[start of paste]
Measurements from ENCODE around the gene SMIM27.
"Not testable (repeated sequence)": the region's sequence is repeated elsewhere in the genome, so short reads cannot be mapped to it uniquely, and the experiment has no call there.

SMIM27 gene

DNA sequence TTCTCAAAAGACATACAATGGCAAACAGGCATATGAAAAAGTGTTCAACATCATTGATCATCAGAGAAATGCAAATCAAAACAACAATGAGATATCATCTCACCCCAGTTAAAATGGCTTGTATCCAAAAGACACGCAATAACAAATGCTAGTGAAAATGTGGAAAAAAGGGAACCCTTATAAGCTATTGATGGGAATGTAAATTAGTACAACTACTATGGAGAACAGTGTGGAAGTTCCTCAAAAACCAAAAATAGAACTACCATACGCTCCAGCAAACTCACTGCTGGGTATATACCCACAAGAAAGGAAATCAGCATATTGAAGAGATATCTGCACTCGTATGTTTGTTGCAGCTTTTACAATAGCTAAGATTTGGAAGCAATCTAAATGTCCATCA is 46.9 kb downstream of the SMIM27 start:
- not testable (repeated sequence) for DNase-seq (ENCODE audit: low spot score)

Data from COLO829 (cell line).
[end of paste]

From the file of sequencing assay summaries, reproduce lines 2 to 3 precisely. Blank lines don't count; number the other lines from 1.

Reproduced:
"Not testable (repeated sequence)": the region's sequence is repeated elsewhere in the genome, so short reads cannot be mapped to it uniquely, and the experiment has no call there.

SMIM27 gene